It just makes sense if you think about it, but a new survey published by Harris Interactive validates the fact that Search is how most people look for business information online. Almost 60% of respondents said that search engines were the first place they went to research local businesses. For those under 35 years of age, that number jumped to a whopping 83%. Only 8% said they go to the merchant’s site first, preferring instead to find the information from a neutral source.
When the question switched from desktops to mobile devices, the results changed a bit. The study showed that 17% “base their decision” on search engine results when researching local businesses and restaurants and another 15% rely on sites that publish customer reviews, such as Citysearch, Yahoo Local, Merchant Circle, or Yelp!. Similarly, only 8% use the actual merchant websites as qualitative.
So what does all this mean to you?
Decision Theory is a diverse subject that attempts to research, analyze, and sometimes predict what decisions people will make when presented with certain choices. The simpler the choices are, the easier the decision is to make (and predict). Would you rather have $100 or a sharp stick in your arm? Not exactly hard to predict. Would you let me poke you in the arm with a sharp stick if I give you $100? Not quite as easy to predict.
If there are a variety of choices and they are equally desirable, the decision becomes more difficult to predict simply because the decision is based more on personal preference. Will your customer choose a blue one or a red one? It depends on what they prefer (although in the Western world, blue is generally a more popular color than red).
As a retailer, you want to be sure you offer enough variety to satisfy a broad spectrum of customers. However, the way you PRESENT that variety is critical because, when presented with too many choices, your customer may suffer what is known as The Paradox of Choice, a concept studied by psychologist Barry Schwartz in his 2004 book “The Paradox of Choice: Why More Is Less”. What happens is that, when too many choices are presented at the same time, a customer may become unable to make any choice at all. This could be from what is known as “analysis paralysis” in which they are constantly comparing, trying to figure out the best choice, or it could be simply that they are overwhelmed by the amount of input and cannot choose.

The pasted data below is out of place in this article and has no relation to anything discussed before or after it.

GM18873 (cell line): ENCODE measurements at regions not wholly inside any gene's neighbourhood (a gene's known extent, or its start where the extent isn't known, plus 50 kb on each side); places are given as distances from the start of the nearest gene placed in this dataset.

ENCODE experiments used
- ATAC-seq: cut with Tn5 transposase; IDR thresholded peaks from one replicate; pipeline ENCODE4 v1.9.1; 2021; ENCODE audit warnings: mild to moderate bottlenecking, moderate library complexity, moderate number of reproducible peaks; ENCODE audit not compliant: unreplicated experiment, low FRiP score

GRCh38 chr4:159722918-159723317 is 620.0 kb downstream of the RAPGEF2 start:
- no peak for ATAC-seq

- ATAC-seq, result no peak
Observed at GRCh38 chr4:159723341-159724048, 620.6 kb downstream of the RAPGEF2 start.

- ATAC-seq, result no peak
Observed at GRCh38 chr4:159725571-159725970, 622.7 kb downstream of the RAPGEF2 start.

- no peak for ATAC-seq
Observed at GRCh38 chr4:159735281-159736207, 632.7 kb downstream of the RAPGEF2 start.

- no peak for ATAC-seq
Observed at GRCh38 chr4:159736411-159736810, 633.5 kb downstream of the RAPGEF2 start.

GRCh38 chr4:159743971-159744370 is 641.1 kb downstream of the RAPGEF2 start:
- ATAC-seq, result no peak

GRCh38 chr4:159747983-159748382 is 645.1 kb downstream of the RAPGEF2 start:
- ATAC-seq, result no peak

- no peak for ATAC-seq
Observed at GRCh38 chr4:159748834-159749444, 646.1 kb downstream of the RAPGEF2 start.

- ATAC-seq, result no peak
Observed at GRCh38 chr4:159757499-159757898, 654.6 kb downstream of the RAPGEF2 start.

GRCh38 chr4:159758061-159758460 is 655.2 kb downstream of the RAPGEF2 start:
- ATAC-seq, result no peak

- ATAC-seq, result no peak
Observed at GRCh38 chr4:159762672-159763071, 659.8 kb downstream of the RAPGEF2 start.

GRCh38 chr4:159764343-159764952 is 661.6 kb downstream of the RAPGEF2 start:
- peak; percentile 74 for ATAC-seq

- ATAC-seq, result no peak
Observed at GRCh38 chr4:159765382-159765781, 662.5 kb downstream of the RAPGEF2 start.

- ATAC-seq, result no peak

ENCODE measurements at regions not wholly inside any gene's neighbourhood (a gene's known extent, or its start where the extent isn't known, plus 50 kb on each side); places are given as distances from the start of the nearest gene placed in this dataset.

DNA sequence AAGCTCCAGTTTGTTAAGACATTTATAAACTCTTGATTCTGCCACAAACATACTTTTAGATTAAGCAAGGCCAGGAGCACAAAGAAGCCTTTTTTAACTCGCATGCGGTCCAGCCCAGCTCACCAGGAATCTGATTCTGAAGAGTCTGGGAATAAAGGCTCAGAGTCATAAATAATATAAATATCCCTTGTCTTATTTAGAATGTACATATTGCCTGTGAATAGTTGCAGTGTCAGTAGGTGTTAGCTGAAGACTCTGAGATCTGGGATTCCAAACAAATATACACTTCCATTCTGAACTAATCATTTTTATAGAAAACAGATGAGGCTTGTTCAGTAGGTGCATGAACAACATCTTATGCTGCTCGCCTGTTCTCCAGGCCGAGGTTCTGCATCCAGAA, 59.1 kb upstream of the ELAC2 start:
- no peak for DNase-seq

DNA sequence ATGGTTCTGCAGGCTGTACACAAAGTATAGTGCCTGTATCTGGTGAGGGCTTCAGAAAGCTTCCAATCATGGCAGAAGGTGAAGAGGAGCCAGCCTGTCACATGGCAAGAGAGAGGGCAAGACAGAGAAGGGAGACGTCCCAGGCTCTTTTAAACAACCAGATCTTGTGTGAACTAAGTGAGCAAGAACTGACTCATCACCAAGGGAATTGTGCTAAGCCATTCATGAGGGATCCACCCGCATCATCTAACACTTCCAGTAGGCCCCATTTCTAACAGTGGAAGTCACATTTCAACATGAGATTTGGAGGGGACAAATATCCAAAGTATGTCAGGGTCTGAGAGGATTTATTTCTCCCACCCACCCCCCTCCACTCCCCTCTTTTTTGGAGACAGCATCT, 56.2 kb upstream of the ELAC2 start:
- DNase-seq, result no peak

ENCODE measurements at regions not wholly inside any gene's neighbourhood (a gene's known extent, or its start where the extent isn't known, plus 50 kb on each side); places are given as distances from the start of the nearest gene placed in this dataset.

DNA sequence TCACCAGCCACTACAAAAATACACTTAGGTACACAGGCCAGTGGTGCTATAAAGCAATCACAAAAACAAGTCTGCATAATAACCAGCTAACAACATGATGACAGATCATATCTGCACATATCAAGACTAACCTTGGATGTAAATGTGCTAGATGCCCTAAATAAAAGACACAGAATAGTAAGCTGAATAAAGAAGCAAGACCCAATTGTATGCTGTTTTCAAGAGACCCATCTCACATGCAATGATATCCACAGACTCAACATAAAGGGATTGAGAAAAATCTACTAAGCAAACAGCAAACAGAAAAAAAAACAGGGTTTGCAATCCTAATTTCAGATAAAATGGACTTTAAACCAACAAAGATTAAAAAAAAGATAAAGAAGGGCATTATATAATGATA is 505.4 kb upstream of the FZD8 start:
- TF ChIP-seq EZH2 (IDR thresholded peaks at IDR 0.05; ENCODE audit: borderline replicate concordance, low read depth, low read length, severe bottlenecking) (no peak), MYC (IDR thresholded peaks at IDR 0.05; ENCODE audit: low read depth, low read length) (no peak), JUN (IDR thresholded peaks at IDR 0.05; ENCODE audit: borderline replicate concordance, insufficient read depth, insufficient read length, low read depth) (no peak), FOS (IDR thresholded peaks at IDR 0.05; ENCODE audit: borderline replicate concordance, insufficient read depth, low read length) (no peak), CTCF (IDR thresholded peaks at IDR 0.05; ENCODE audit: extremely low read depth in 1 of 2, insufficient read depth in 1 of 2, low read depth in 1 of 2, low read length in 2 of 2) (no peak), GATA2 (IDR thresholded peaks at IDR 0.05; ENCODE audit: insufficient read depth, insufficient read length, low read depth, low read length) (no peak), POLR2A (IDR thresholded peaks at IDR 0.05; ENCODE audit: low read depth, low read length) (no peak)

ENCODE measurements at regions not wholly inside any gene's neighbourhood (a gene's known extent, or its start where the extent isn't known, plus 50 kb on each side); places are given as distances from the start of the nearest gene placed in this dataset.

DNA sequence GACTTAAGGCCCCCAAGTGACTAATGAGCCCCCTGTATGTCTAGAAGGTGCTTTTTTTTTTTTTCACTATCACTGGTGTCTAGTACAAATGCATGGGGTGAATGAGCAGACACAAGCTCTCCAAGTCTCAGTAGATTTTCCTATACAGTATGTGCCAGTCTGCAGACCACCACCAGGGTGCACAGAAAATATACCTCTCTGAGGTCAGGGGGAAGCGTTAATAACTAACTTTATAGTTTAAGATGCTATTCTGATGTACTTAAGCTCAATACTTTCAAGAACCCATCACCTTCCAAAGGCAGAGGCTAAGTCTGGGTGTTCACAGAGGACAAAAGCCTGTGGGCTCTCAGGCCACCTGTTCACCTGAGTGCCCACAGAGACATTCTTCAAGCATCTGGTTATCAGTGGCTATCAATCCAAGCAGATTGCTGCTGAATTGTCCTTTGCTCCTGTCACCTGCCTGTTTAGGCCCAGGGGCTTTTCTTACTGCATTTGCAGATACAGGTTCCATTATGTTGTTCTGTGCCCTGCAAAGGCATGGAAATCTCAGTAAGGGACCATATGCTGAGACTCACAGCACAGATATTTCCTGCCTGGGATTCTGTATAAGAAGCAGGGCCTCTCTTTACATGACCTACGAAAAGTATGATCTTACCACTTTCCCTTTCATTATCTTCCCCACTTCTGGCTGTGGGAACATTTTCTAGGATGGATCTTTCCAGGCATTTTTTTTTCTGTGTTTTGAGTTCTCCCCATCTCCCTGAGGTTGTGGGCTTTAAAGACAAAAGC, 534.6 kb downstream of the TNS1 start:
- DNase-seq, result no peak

How does this relate to you and your website?
Let’s face it, in today’s competitive business world an entrepreneur can’t afford not to include content marketing as part of their marketing strategy. Unlike traditional marketing techniques (e.g. magazine ads, billboard ads, TV infomercials, telemarketing, etc.) content marketing has the potential to reach tens of thousands and even millions of potential consumers.
What is Content Marketing?
Content marketing is the technique of creating and distributing high-quality, relevant and valuable information to attract and engage a particular target audience; this is with the purpose of generating profitable customer action.
Rather than ‘selling’ your products or services, you’re actually delivering valuable information your consumer is searching for online. Content marketing helps your consumers become more educated about your products and services. As a result, the consumer rewards you with their business and their loyalty.
According to statistics taken by Roper Public Affairs, 80 percent of buyers prefer to get company information in the form of articles instead of traditional advertisements. Seventy percent say content marketing gives them a sense of closeness to a company. Sixty percent say content marketing helps them to make wiser buying decisions compared to traditional marketing mediums.
Who uses Content Marketing? Continue reading